Svenska Dagbladet, Sweden
The Art of Talking a War to Death
By Ivar Arpi
Translated By Grace Olaison
13 September 2013
Edited by Kyrstie Lane
Sweden - Svenska Dagbladet - Original Article (Swedish)
There are individuals who, with persuasion and charisma, can shape the world. Barack Obama is not one of them. When he tried to explain why an attack against Syria was necessary, popular resistance increased. Having made his name as a fantastic orator during his 2008 campaign, he has, as president, shown his inability to persuade outside his own ranks. He is also sending mixed messages about Syria, as his speech to the nation on Tuesday. He took great pains to first defend an attack against Syria and then devoted just as much energy to backing away from such an attack. Now he shall instead prevail upon Assad to relinquish his chemical weapons. The irresolution with which the Obama administration has handled the Syria crisis in the past weeks is disquieting. Being a friend to America is rather trying at the moment.
Yet Obama’s rhetorical pirouetting is adroit in comparison to Secretary of State John Kerry’s dodging antics. Kerry will now not only be remembered as the loser of the presidential election, but also by the blunder which during a press conference improvised a new solution for the Syrian conflict: If Bashar al-Assad handed over the chemical weapons he could avoid an attack, Kerry reeled out and lifted his hands just as one does when they are guessing. A straw at which Putin and Assad immediately clutched.
Obama is undecided and is only capable of persuading his own ranks, but Kerry seems to suffer from some sort of verbal incontinence. He bombarded the Senate with reasons for a missile strike, which weakened the argument, and with his gaffe, he has, in a twinkling, strengthened Assad’s position. One should not be fooled by the White House, now in a kind of damage limitation mode, trying to pretend that it was all planned from the beginning. Nor that the threat of military force, which Kerry called the “unbelievably small” attack, achieved anything.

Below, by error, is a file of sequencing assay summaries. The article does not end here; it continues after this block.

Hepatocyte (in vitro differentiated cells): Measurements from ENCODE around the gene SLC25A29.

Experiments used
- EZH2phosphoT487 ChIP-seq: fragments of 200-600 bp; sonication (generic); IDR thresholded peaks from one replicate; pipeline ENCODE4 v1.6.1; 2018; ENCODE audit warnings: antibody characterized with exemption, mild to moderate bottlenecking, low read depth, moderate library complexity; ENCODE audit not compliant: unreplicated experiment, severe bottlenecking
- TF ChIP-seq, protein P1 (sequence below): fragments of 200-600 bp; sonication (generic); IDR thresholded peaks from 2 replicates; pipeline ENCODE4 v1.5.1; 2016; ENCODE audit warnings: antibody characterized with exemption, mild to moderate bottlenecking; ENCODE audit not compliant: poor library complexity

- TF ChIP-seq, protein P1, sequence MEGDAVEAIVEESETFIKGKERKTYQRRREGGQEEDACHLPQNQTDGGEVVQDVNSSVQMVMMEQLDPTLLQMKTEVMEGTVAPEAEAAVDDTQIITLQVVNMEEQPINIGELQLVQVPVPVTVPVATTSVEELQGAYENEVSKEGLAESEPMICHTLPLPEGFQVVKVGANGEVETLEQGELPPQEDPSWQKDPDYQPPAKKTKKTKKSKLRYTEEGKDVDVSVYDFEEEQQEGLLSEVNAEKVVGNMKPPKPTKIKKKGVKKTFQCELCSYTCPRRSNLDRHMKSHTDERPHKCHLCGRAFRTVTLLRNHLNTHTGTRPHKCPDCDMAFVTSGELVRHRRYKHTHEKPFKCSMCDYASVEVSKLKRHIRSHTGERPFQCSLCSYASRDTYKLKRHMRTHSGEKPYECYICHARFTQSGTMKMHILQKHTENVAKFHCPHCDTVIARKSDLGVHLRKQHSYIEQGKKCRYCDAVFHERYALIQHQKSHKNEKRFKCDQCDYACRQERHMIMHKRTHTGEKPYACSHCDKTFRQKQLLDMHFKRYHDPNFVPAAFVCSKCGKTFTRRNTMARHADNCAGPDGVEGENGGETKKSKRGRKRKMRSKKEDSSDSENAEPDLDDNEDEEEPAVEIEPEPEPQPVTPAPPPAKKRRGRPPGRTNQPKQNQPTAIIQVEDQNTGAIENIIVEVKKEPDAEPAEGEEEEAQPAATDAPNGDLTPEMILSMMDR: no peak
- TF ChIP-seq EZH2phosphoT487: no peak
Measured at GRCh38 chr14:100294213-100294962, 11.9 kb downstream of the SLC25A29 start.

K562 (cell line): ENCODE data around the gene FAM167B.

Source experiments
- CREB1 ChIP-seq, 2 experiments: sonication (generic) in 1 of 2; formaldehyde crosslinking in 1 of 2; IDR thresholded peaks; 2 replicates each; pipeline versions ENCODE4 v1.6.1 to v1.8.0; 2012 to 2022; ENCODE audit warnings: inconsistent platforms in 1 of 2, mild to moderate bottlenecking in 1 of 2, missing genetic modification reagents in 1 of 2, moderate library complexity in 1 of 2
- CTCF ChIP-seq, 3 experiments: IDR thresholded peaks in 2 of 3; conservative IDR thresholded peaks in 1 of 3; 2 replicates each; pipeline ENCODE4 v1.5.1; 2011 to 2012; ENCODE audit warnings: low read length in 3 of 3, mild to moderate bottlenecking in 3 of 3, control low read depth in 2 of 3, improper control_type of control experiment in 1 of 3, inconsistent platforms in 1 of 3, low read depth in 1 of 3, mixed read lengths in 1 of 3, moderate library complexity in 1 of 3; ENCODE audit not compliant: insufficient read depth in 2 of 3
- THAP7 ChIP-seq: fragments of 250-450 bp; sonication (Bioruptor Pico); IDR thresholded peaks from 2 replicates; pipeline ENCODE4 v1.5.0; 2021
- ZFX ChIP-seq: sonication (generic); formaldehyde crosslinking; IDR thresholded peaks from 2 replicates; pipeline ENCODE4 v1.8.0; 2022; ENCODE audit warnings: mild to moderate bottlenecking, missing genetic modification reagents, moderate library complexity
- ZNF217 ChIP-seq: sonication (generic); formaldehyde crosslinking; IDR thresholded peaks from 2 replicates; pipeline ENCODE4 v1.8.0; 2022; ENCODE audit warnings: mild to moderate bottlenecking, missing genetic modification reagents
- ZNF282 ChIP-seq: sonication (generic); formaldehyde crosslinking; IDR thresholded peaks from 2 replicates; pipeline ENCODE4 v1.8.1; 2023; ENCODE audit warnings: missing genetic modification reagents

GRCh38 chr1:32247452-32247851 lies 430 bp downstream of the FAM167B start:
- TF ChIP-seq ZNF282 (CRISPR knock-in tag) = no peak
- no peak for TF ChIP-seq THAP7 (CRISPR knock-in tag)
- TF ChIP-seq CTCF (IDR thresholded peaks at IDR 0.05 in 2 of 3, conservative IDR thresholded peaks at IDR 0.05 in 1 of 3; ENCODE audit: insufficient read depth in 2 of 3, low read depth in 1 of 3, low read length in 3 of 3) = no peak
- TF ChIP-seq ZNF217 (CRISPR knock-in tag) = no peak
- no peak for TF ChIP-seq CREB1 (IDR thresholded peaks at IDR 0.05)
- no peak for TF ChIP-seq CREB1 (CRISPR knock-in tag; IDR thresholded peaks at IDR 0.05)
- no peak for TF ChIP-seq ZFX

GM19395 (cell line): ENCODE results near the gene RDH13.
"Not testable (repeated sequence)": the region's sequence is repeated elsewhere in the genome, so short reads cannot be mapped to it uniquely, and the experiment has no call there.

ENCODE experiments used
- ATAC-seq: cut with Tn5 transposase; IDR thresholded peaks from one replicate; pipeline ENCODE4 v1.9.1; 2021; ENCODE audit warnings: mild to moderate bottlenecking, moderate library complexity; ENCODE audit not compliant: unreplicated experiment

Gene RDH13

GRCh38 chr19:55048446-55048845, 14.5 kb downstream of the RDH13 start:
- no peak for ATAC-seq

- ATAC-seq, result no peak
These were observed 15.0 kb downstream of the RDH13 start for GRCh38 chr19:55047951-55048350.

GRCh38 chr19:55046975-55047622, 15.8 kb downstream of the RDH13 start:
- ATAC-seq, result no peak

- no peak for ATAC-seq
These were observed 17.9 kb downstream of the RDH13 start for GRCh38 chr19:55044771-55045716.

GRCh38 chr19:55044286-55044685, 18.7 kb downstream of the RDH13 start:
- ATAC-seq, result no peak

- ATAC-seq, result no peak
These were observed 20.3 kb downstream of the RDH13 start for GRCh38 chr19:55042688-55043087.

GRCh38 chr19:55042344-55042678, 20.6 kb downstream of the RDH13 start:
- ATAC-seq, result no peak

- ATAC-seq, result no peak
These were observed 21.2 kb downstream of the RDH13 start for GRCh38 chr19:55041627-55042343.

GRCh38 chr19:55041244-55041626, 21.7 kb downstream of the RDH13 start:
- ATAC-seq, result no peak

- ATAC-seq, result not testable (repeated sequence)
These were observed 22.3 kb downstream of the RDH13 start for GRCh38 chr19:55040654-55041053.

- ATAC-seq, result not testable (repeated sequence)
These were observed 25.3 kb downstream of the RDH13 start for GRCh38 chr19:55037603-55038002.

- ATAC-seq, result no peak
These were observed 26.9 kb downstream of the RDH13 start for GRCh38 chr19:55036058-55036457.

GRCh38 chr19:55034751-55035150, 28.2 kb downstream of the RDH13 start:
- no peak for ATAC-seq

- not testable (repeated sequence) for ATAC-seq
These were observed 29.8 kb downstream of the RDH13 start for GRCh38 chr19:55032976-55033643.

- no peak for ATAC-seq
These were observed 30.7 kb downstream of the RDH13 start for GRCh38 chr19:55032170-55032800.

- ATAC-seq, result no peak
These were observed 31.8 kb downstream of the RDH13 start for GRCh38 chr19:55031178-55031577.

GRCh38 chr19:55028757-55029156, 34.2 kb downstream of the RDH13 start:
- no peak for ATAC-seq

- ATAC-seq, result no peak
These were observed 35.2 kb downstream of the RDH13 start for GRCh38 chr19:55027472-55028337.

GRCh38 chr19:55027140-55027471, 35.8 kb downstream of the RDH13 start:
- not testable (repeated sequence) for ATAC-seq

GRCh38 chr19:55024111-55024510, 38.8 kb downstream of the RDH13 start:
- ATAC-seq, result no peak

A tragic consequence of all this is that Putin appears as the victor due to the Obama administration’s vacillation. In an opinion piece in The New York Times on 9/11, he tries to sell himself as a defender of stability and international law and as a counterbalance to an America which, he thinks, relies on its own might. However, this should not convince anyone.
One ought to remember the Georgian conflict in 2008, when Russia occupied South Ossetia and Abkhazia, two regions in Georgia, only to later recognize them as sovereign states. Before this, they had passed out Russian passports in the regions, with the threat of defending Russian citizens even outside Russia’s borders — a warning signal even to the Baltic states. National sovereignty is respected when it suits Russia. Power politics and military armament is what counts to Putin. Anything else is just window dressing.
“War of words” has received a new meaning with Obama and Kerry: They have devoted weeks to publicly justifying a war that they themselves do not believe in. They have quite simply talked the war to death before it even had the chance to break out. As a result of all the wavering, Putin has succeeded in making himself indispensable to the process of Assad surrendering his chemical weapons — a process that, apparently, will drag on. However, the war of words, the new kind, is likely to continue.
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